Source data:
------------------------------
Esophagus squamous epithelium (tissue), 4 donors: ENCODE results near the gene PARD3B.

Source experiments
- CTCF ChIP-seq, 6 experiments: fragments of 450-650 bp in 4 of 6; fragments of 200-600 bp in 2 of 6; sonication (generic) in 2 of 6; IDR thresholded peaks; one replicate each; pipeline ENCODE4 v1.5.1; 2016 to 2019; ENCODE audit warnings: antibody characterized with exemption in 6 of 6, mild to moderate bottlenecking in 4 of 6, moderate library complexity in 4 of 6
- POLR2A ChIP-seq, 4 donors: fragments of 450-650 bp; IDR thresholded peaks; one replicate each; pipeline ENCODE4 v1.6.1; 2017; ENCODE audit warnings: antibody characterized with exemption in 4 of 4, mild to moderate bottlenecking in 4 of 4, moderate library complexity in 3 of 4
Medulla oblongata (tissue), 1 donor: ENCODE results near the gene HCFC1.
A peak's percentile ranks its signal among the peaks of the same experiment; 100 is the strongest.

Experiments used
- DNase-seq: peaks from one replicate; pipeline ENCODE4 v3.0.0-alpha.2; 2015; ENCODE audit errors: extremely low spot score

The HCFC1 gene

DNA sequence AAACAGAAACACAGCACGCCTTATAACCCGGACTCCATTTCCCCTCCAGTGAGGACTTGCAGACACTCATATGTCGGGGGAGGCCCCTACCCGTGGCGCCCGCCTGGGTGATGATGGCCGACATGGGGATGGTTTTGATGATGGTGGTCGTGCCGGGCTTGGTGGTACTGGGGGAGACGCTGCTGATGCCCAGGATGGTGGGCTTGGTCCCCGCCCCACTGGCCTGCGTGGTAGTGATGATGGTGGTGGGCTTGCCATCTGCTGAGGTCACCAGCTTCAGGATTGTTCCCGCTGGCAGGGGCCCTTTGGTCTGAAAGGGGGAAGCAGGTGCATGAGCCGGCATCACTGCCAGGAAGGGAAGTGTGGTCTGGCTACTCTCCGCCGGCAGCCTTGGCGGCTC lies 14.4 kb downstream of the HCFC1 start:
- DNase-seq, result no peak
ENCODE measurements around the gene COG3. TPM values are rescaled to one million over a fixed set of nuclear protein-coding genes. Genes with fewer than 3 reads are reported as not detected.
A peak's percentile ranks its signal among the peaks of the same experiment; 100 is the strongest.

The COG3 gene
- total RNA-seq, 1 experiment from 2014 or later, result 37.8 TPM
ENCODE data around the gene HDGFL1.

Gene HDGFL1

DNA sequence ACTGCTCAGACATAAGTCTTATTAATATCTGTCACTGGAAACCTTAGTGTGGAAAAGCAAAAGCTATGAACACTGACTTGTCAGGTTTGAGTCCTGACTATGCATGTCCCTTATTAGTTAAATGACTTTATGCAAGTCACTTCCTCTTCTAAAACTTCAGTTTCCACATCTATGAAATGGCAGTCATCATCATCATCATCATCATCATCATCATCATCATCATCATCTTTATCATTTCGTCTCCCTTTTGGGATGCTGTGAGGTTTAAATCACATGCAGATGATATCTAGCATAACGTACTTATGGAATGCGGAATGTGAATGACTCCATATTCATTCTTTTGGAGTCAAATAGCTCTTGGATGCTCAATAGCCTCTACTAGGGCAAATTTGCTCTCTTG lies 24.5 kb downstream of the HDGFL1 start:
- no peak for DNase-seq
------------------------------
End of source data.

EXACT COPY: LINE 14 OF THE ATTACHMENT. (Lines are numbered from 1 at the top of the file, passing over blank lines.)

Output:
The COG3 gene